The new system will add costs “because it offers better cooling and an added fuel consumption lower than its competition,” said Behr CEO Markus Flik in a speech last month in Stuttgart. “R744 is the refrigerant of the future,” boasted Flik, using CO2’s industry code name.
The CO2 in air-conditioning systems is a fluid, compressed to as high as 140 bar – five times higher than the maximum pressure in conventional car air conditioners. The liquid CO2 absorbs and dispenses heat more efficiently than hydrofluorocarbon refrigerants, so the system can be engineered to deliver an equivalent amount of cooling faster and, on average, using less energy.
Of course operating at higher pressure requires tougher, more expensive parts. And it also requires a more sophisticated control system. In fact, Glober says that a CO2-based system under conventional controls can exert substantial torque on the engine when it starts up – enough to stall a small car.
Denis Clodic, director of the Center for Energy and Processes at École des Mines in Paris, points to another cost: establishing servicing networks for the high-pressure systems. “There is a lot of complexity to these systems. That means lots of training,” he says.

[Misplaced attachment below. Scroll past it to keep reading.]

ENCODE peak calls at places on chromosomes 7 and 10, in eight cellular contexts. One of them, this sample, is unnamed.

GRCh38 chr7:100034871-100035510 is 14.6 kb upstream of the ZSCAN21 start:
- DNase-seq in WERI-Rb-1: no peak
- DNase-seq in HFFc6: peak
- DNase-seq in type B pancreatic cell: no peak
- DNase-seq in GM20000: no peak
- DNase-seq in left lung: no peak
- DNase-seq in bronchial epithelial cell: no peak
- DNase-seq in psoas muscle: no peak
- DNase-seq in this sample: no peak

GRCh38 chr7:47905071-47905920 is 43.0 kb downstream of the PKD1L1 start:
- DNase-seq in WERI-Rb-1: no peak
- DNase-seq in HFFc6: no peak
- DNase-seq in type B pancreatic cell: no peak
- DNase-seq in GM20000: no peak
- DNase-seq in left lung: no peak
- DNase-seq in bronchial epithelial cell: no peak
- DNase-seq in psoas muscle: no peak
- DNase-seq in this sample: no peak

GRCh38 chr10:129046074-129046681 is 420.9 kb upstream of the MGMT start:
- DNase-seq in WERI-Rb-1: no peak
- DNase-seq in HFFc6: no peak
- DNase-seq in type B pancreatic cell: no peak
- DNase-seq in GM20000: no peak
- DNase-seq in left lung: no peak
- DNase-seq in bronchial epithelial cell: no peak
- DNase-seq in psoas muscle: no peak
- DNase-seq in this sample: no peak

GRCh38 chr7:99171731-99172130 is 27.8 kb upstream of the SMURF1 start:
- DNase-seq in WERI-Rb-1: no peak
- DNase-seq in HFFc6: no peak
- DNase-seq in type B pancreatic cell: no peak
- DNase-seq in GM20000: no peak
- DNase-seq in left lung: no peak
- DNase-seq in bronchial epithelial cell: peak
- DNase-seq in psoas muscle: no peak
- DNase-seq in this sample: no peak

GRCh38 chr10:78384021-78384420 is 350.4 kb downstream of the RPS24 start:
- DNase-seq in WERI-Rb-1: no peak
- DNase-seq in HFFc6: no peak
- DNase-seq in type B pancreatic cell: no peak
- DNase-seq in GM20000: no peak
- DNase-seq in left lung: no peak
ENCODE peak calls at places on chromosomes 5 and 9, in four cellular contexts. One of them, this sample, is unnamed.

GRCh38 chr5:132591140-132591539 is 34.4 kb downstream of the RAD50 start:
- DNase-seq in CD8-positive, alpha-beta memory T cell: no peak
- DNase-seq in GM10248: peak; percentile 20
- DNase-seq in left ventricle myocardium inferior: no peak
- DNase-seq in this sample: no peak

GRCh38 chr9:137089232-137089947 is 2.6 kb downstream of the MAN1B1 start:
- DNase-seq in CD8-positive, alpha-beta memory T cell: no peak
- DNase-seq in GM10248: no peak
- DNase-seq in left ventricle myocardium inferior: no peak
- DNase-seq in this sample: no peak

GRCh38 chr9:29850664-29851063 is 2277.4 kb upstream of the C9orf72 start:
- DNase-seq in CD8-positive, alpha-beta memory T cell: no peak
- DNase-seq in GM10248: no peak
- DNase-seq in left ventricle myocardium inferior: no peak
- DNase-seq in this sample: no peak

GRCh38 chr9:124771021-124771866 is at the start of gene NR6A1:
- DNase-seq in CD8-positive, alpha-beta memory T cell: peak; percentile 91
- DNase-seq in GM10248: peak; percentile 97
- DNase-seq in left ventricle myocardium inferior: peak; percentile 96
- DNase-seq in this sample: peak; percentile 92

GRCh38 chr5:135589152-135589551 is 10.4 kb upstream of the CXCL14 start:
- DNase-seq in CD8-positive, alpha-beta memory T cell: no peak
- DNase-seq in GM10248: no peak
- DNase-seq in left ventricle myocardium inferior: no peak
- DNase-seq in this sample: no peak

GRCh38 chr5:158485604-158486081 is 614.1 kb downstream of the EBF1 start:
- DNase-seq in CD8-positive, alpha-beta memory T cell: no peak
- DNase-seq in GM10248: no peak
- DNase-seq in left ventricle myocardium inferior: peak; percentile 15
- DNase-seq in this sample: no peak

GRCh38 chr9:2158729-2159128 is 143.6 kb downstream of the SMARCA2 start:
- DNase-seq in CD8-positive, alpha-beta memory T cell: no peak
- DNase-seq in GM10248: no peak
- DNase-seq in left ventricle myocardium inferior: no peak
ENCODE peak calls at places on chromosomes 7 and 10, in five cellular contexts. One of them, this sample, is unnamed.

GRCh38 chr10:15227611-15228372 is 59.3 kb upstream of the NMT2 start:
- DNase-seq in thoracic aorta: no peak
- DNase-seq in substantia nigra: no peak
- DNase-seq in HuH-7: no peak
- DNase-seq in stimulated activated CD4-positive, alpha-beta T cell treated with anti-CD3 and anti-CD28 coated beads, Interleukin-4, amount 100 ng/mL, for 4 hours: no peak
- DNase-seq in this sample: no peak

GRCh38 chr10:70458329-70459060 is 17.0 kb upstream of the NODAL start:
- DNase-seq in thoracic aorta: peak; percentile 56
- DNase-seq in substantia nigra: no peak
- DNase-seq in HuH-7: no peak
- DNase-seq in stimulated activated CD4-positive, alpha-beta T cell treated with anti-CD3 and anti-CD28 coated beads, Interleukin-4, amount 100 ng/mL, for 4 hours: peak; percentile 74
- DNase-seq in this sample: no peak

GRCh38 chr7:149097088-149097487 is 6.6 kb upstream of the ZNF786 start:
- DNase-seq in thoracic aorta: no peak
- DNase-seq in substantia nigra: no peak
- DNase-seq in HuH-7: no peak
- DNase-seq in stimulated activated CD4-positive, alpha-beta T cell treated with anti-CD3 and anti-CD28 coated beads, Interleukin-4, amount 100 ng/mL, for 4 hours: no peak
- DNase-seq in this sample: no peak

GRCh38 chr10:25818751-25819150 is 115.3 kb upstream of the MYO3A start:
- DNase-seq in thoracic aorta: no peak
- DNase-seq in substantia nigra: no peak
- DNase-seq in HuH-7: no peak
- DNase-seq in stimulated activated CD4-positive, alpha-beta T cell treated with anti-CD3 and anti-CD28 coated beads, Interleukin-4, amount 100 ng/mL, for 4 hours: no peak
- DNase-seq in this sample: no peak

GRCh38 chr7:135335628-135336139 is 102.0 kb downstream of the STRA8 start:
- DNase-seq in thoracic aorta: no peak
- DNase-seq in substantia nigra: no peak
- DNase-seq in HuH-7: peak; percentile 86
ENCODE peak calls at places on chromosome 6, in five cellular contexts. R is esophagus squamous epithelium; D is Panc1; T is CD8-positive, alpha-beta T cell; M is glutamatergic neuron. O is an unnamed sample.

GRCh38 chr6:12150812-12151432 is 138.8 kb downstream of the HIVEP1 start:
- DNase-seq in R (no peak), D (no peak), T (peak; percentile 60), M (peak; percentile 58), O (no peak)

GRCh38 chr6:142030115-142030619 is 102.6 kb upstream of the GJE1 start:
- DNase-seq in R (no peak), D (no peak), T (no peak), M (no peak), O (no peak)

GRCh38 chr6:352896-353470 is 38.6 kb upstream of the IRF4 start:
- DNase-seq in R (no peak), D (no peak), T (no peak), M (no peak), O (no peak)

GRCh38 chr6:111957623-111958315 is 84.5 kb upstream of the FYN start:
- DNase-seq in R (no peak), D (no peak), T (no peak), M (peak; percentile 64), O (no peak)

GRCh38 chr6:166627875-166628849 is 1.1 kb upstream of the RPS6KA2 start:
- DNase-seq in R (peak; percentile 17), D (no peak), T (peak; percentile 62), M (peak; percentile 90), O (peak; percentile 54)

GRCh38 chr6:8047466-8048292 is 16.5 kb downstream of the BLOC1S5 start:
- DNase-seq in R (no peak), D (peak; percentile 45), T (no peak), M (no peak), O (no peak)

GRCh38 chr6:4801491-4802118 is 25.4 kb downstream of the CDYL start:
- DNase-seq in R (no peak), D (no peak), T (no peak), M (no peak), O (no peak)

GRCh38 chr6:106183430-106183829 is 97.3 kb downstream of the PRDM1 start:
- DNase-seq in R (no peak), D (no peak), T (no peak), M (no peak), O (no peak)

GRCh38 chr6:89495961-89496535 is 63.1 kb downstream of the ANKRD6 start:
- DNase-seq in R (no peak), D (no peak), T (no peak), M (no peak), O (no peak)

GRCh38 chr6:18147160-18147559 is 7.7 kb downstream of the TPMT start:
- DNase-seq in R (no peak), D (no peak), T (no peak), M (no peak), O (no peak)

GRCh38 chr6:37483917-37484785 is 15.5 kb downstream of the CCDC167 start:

Clodic predicts that, at least in 2011, CO2–based systems will appear only in high-end luxury cars, and only in Europe. “We will see some thousands of cars made by Audi, BMW, and Mercedes, to show the European Commission that they really tried to prepare something alternative,” he says. “But there won’t be a mass market for 2011.”
That is, assuming the hydrofluorocarbons from the chemical manufacturers pass muster in long-term testing. DuPont has said that it could take five years to commercialize its new hydrofluorocarbon refrigerant. By that time, companies like Behr may have overcome the remaining challenges with the CO2 systems – identifying affordable CO2 sensors and reducing the cost of high-pressure hoses and compressors. If so, both technologies could enter the market – initiating a classic competition based on performance and price.